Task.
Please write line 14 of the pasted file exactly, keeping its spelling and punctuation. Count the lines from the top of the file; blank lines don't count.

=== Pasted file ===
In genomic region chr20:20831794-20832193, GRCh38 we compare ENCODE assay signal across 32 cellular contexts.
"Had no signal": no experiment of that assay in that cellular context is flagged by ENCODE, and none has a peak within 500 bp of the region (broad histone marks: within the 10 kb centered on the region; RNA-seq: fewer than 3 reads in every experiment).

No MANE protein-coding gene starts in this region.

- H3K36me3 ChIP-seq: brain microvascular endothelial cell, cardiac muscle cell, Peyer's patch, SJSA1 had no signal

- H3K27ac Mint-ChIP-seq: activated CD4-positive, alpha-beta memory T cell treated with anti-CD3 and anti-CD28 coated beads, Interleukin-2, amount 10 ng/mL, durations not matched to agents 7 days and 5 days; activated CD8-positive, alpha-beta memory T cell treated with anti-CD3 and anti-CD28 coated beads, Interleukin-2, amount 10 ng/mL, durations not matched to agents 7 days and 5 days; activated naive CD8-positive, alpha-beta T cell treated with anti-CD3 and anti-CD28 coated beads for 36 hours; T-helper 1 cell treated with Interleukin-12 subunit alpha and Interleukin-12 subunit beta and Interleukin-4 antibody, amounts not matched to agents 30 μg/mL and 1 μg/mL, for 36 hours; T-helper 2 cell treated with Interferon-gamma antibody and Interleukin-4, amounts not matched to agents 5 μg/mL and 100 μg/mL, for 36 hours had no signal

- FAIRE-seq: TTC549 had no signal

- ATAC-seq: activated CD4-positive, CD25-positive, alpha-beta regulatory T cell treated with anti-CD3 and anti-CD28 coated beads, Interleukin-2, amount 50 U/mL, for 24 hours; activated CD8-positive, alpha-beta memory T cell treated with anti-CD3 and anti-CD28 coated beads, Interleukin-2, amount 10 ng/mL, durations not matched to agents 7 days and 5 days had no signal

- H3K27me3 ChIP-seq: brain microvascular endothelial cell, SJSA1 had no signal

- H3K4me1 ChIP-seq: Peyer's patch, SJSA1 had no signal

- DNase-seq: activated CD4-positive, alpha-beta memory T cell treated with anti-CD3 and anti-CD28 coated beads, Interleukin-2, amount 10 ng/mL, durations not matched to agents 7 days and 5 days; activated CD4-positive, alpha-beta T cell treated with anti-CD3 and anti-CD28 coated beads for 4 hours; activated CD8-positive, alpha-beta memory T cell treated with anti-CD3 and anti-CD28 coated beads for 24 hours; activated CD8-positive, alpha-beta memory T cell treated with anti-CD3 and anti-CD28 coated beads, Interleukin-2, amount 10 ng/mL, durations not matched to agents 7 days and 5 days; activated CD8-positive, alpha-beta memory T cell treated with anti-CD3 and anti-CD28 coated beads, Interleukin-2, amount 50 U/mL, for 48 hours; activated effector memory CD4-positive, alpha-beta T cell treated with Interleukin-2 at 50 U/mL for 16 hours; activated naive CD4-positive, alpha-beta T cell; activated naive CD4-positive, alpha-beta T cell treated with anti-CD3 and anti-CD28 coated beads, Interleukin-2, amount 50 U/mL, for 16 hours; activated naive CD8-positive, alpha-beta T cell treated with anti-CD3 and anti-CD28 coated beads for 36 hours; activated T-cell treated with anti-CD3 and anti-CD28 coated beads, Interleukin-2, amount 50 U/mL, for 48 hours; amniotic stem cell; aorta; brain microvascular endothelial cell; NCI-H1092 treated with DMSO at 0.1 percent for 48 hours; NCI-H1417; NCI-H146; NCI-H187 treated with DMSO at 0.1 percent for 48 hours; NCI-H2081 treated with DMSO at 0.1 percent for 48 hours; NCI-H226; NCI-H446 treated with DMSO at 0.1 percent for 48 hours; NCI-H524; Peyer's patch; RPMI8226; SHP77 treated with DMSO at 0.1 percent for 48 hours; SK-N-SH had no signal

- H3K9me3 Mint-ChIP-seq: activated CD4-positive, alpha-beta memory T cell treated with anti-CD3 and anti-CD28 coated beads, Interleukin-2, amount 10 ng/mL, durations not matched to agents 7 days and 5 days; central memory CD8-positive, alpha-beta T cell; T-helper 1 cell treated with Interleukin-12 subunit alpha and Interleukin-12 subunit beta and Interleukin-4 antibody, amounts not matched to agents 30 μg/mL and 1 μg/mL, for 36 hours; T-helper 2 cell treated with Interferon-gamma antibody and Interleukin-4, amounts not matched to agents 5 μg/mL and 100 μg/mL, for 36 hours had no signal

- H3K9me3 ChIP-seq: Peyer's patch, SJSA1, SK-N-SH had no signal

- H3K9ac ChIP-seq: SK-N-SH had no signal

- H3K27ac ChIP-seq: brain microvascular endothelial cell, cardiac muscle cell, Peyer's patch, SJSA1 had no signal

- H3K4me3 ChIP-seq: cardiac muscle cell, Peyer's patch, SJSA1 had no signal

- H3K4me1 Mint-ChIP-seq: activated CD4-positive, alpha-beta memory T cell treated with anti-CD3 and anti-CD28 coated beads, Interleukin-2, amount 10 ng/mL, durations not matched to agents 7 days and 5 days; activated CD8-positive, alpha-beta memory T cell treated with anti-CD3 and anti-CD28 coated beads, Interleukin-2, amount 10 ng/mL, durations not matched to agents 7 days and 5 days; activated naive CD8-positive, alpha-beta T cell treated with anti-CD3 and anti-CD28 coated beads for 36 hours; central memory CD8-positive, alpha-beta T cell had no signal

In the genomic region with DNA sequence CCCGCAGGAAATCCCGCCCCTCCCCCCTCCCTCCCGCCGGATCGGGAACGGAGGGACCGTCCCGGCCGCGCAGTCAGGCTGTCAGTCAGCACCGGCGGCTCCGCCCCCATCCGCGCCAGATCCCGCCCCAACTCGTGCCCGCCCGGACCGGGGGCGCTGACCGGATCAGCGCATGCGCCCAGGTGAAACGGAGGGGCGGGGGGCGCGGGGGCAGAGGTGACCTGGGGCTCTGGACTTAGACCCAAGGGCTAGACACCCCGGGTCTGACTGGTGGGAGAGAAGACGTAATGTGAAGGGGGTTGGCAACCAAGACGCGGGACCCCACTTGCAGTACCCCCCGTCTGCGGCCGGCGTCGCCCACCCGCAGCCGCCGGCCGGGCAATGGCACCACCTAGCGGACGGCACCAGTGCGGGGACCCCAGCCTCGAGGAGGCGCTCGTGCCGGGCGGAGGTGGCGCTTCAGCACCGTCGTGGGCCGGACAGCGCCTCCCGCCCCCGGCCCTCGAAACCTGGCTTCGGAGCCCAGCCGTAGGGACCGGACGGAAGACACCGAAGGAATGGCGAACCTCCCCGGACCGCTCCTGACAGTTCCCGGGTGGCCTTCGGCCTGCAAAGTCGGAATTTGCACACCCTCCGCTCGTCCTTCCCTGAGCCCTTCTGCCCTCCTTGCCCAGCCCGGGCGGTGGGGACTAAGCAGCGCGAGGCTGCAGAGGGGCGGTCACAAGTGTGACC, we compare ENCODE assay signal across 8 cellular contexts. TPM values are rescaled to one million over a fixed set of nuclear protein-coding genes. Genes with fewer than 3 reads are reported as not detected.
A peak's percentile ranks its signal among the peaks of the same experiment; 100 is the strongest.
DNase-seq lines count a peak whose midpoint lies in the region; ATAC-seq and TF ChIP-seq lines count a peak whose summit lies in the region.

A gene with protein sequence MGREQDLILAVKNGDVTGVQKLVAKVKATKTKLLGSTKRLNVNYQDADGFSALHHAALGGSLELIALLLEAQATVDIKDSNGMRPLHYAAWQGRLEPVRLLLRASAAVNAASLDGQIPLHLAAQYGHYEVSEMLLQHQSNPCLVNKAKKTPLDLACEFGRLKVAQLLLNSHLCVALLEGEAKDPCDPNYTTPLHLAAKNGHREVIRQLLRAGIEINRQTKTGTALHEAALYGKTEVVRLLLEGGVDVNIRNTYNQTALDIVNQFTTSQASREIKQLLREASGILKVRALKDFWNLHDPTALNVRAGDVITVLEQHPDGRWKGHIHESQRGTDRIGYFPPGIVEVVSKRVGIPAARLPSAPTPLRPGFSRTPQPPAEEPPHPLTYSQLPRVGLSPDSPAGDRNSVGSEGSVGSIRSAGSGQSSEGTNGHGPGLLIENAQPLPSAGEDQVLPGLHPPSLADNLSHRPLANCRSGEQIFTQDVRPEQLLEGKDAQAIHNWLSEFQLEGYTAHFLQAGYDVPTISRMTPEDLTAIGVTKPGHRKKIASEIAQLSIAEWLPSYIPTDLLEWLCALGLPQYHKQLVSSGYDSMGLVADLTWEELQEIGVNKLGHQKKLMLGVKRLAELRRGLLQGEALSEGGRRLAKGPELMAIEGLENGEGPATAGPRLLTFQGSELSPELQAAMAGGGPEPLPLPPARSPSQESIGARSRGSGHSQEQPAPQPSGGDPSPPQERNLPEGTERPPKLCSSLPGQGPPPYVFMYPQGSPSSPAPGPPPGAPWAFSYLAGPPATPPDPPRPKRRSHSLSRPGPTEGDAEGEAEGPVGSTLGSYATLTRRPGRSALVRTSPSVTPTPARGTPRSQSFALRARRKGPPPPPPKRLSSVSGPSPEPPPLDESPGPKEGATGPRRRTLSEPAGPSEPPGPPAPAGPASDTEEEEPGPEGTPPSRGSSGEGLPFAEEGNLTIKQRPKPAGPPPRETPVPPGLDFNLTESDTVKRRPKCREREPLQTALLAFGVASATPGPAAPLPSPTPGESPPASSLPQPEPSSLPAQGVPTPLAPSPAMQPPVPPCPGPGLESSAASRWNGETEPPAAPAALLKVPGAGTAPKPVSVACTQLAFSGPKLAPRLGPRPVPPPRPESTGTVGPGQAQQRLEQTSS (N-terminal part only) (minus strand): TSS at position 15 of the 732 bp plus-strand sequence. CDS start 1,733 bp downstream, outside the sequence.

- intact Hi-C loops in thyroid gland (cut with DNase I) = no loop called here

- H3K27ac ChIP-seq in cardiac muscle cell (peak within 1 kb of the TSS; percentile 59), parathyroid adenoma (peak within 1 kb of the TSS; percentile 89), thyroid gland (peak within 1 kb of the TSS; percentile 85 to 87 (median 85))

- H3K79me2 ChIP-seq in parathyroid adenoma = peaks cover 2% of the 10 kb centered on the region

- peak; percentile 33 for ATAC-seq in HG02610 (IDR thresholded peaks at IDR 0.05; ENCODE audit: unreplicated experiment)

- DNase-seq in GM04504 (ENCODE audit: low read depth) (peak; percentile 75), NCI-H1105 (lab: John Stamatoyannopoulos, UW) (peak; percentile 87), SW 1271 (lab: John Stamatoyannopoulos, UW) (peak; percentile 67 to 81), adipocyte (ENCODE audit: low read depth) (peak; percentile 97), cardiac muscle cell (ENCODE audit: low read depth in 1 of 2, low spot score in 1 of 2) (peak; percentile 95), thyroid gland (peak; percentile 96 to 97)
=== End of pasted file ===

- H3K27ac ChIP-seq: brain microvascular endothelial cell, cardiac muscle cell, Peyer's patch, SJSA1 had no signal